The opinion of the court was delivered by: GASCH
Defendant was convicted by jury verdict of three separate sales of Controlled Substances in violation of 21 U.S.C. § 841(a). Sentenced under the provisions of the Youth Corrections Act, 18 U.S.C. § 5010(b), he has moved this Court for bail pending appeal.
The controlling statute is 18 U.S.C. § 3148, which provides for release unless (1) the Court or judge has reason to believe that no one or more conditions of release will reasonably assure that the person will not flee; (2) or pose a danger to other persons in the community or (3) it appears that an appeal is frivolous or taken for delay. It is the second of these three reasons that motivates the Court to deny the motion.
While on probation for the Uniform Narcotic Act violation and carrying a dangerous weapon, the defendant gave four urine samples to the Probation Officer, two of which showed positive findings of morphine and Preludin. A recent urinalysis sample following his arrest in the instant case yielded positive results suggestive of heroin use. The defendant insisted that finding showed only an isolated reversion to drug use and requested a follow-up urinalysis. He did not appear as scheduled. Though able-bodied, defendant has obtained no employment and has lived on unemployment compensation and his wife's salary.
Under these circumstances, it appears to the Court that defendant does constitute a danger to the community because of his relationship to illicit drug trafficking. The Court believes that it would be in his best interest, as well as those of the community, for him to remain at the Youth Center where he could improve his education and job skills and get some counselling as a result of which his opportunity to lead a drug free life would be improved.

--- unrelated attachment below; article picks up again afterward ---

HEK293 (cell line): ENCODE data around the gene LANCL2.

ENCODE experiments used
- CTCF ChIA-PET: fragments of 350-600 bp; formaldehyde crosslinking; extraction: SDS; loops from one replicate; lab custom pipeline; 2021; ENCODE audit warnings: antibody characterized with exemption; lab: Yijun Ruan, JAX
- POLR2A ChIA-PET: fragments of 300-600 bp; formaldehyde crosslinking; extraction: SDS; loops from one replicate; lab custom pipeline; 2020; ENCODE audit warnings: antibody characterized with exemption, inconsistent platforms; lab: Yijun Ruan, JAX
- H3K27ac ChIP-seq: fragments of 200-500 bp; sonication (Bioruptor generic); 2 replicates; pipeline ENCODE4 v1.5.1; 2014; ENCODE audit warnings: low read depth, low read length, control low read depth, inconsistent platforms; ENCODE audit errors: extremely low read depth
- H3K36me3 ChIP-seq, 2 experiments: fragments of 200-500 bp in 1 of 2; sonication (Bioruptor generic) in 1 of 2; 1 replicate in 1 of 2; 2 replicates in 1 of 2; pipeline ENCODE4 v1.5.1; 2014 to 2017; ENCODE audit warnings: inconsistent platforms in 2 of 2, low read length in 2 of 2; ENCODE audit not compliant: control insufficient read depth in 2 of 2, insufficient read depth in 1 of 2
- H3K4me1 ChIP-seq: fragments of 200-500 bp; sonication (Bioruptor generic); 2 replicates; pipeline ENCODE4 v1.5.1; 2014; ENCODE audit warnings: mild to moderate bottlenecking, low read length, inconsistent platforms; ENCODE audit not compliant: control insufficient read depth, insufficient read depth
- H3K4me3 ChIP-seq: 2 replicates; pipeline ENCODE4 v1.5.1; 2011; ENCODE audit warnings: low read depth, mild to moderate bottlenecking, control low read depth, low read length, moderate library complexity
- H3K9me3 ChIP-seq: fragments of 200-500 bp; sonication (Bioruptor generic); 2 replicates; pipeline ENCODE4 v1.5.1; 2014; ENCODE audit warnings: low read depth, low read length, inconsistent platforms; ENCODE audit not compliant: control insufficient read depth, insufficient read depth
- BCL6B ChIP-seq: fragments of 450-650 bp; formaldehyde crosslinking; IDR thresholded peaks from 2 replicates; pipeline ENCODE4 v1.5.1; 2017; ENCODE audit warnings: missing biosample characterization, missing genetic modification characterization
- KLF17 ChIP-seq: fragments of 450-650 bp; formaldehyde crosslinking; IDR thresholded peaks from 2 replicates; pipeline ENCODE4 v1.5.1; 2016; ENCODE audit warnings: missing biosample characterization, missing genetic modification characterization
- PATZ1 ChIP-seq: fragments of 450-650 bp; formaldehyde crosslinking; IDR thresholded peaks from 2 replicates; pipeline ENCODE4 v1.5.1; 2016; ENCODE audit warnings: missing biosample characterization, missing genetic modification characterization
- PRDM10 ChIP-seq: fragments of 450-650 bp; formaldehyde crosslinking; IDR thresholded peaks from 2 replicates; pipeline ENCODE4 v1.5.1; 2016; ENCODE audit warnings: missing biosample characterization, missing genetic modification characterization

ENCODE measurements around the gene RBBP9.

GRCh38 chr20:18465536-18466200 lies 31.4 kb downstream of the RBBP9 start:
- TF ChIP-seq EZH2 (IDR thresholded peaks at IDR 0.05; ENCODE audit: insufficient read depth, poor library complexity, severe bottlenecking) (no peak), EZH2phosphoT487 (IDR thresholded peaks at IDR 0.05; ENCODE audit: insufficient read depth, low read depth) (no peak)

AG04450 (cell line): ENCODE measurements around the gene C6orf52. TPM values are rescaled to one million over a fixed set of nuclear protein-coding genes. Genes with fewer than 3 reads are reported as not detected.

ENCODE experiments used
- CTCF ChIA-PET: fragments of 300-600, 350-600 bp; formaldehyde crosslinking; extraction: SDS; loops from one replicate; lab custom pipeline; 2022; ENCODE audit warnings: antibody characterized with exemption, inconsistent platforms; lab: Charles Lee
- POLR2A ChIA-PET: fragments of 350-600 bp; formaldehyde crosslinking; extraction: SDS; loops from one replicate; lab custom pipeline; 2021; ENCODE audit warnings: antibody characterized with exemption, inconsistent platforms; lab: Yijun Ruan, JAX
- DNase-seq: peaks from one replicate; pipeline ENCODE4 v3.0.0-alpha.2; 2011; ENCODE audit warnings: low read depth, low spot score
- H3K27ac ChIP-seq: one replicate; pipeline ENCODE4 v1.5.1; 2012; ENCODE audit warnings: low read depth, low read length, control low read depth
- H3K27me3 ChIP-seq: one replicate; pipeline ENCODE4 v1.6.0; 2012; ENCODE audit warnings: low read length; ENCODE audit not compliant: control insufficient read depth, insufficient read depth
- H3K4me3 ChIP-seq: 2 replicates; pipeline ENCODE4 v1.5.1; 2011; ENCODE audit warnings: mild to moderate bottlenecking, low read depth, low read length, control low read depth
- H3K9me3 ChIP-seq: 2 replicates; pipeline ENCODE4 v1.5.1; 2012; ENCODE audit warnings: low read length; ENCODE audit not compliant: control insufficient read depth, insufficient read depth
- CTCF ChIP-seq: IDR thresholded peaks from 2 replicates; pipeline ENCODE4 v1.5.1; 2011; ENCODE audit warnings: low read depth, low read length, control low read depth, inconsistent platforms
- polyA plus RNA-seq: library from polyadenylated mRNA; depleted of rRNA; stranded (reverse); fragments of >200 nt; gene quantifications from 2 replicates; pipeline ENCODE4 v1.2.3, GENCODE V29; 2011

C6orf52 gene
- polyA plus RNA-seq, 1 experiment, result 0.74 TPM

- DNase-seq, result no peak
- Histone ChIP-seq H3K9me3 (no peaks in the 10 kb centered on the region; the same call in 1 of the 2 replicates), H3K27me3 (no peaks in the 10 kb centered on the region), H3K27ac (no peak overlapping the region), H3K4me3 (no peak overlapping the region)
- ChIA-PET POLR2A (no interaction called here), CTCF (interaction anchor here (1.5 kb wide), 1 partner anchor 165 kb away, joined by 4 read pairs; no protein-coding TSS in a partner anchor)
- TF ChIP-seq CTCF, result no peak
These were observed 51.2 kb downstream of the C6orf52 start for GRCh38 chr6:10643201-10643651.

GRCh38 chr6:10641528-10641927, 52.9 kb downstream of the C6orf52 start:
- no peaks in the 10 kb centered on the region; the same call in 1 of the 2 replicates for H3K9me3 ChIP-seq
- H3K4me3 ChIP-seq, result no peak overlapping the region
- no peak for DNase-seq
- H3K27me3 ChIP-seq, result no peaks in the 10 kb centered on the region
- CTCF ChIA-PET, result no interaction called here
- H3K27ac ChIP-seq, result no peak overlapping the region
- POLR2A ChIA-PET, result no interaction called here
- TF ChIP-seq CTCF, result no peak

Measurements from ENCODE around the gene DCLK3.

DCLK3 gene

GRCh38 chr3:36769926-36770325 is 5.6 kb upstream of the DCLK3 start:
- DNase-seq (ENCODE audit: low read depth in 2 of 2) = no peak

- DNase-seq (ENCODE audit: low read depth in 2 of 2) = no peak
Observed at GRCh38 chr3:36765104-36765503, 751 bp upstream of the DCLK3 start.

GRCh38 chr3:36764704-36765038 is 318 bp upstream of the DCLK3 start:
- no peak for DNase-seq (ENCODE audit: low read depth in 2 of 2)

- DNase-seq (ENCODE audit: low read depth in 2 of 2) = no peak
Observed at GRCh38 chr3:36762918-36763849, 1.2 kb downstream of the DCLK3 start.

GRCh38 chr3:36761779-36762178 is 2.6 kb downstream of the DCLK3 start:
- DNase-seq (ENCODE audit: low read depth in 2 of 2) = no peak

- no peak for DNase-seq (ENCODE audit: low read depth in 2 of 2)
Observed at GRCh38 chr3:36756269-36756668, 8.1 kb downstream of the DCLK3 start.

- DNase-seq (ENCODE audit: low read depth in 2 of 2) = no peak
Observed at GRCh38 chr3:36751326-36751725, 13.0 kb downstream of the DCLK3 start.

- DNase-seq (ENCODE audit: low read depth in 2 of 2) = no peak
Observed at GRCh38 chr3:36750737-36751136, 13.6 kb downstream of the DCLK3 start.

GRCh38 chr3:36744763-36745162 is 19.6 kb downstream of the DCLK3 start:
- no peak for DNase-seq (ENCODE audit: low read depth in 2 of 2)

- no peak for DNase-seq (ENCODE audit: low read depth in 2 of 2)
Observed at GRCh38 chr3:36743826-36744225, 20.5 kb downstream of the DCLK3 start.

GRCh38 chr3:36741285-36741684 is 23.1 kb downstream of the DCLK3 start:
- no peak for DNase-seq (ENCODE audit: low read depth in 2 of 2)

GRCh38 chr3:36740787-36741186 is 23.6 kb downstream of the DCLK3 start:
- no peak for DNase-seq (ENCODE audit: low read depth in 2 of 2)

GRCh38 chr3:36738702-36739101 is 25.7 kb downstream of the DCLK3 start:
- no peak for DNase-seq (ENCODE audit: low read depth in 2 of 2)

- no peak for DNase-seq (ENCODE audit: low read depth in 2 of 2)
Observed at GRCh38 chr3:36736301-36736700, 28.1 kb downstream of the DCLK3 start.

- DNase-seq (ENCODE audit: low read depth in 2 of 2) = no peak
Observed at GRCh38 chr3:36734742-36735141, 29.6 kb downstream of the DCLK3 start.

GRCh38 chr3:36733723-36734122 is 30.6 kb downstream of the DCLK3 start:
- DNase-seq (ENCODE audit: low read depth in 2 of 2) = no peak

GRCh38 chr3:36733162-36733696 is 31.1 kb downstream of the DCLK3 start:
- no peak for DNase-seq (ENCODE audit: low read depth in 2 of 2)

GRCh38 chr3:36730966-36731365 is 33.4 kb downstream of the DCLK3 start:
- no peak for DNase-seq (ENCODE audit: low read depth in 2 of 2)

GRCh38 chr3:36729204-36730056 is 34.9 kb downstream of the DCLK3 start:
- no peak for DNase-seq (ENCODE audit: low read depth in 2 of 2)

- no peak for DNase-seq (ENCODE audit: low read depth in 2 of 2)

The United States Court of Appeals in Hansford v. United States, 122 U.S.App.D.C. 320, 353 F.2d 858 (1965), recognized that a seller of narcotics is clearly a danger to the community.
In light of past performance it is not reasonable for society's -- and Appellant's -- protection, that we assume Appellant, if released on bail, will overnight cease to be an addict or that he will confine himself to legitimate activities to finance his addiction. If narcotics traffic is a social and health hazard, then every narcotics dealer is a danger to society; the fact that the cause of his peddling of narcotics is related in part to his addiction is irrelevant. We cannot share the view that there should be one rule of law for important suppliers and another for the less successful ones such as Appellant seems to be.
122 U.S.App.D.C. at 322; 353 F.2d at 860.
The principal issue before the Court on trial was the admissibility of a prior conviction for violation of the Uniform Narcotic Act, a misdemeanor. The basis for the admission of this evidence was that under Rule 609(a)(2) of the Federal Rules of Evidence the following crimes may be utilized for the purpose of impeaching credibility: "those involving dishonesty or false statement without regard to the grade of the offense." What Congress did in this instance was to adopt the rule previously legislated for the District of Columbia. Reference to the Congressional Record, S. 19908, November 22, 1974, as reported in C.C.H. Federal Rules of Evidence para. 2609, p. 84, reveals the following:
Mr. McCLELLAN . . . Mr. President, I would first like to point out that the amendment I am now proposing simply applies to all Federal courts the law that exists in the District of Columbia today as a result of an act of Congress. Only 4 years ago, we had the same issue in the Senate and resolved it by adopting the same language that I ...